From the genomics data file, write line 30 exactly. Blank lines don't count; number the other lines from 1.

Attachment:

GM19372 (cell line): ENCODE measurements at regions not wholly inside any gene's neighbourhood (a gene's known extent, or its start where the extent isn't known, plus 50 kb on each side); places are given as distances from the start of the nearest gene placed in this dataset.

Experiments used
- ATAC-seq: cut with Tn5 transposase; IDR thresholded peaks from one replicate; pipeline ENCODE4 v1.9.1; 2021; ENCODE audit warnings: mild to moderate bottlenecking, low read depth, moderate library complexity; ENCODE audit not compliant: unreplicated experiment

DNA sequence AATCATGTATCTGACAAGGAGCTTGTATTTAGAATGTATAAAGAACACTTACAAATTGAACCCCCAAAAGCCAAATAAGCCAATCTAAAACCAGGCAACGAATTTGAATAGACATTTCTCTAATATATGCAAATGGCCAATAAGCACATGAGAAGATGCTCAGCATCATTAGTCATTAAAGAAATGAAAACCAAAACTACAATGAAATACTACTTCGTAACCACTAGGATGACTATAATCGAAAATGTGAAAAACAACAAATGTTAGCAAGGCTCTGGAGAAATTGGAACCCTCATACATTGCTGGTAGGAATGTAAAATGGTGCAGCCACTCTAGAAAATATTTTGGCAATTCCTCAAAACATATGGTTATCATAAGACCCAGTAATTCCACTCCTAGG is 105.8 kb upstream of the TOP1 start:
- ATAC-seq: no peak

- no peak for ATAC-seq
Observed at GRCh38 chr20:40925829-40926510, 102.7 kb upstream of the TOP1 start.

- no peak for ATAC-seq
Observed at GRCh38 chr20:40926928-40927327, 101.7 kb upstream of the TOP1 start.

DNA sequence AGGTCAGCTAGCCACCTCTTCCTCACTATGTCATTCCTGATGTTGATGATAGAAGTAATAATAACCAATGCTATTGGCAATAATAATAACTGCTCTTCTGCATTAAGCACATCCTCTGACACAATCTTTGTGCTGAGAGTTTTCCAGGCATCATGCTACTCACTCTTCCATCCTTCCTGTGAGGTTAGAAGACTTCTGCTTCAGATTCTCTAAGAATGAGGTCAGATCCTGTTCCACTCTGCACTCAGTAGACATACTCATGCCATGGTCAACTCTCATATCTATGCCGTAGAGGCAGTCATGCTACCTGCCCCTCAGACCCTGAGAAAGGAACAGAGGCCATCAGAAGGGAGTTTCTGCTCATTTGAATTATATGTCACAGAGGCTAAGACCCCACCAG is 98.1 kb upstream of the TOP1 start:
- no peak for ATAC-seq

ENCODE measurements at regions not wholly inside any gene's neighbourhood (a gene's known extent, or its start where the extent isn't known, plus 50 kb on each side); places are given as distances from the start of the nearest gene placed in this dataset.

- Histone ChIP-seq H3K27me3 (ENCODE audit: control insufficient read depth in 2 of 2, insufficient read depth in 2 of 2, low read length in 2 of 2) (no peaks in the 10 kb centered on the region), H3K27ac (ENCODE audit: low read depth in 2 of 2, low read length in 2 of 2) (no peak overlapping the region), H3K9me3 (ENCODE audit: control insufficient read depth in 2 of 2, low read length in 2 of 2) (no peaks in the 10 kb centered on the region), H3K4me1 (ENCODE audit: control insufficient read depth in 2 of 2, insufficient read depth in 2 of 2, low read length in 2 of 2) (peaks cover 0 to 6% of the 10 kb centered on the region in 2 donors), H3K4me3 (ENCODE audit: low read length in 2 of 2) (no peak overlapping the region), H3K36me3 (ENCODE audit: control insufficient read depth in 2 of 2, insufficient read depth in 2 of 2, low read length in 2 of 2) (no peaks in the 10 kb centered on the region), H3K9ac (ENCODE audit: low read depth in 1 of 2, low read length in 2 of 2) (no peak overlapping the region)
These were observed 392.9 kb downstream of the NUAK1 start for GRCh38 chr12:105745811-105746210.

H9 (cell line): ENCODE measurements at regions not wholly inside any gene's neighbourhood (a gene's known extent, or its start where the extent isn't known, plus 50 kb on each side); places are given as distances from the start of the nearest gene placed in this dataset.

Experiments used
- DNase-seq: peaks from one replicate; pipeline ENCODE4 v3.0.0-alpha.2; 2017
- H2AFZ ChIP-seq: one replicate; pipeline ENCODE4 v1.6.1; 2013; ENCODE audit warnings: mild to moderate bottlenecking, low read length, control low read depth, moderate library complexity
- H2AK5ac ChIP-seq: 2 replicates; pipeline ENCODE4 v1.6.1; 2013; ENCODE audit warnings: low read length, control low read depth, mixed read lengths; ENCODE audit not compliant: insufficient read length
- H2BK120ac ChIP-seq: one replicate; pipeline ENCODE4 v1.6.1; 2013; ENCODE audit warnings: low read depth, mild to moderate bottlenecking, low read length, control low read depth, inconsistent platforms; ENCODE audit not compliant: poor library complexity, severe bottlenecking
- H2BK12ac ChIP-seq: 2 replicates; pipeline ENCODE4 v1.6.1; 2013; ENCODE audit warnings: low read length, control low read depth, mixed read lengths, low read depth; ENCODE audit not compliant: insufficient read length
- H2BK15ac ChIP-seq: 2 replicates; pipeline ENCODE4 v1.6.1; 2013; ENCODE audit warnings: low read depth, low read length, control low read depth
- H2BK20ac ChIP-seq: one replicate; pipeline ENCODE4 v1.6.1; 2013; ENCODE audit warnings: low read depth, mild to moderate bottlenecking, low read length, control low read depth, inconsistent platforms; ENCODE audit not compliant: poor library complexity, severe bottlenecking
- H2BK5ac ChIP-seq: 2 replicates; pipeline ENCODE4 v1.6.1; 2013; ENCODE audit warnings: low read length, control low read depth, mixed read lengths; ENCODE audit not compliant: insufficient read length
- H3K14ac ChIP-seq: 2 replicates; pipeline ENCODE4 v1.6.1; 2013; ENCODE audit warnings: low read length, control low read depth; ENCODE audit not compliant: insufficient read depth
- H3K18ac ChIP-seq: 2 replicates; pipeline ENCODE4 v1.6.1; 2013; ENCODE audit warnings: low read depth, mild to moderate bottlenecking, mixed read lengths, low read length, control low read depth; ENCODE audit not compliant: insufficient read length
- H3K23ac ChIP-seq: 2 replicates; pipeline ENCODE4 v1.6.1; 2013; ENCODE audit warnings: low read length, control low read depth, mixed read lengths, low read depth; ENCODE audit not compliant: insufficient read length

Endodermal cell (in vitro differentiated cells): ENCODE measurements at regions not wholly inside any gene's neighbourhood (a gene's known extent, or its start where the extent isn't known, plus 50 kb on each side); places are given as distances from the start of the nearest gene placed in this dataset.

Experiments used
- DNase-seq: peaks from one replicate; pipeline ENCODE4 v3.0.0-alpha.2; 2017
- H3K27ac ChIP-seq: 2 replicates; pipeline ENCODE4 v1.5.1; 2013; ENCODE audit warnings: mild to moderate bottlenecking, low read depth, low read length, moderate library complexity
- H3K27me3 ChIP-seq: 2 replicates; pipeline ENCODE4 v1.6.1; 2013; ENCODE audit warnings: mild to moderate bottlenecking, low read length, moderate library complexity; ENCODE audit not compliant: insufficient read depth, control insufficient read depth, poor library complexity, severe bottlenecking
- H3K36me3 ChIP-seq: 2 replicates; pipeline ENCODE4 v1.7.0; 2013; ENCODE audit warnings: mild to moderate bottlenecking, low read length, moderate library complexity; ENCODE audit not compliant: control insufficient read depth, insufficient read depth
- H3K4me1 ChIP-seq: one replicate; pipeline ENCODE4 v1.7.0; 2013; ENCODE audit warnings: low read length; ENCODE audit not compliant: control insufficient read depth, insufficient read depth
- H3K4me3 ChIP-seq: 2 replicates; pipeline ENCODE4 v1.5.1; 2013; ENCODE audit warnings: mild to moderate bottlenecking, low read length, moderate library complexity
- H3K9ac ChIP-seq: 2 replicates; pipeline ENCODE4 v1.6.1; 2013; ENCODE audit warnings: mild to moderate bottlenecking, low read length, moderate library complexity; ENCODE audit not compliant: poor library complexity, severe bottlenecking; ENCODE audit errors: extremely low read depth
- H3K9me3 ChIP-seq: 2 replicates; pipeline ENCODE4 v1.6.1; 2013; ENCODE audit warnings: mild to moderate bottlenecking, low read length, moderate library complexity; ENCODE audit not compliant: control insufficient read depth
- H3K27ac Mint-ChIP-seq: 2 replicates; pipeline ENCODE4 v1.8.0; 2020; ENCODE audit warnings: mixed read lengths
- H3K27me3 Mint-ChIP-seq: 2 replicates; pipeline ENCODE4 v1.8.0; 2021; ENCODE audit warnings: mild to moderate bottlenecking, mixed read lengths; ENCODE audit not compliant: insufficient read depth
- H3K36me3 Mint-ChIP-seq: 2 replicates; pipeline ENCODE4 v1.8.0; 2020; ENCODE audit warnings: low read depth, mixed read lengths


- DNase-seq: peaks from one replicate; pipeline ENCODE4 v3.0.0-alpha.2; 2017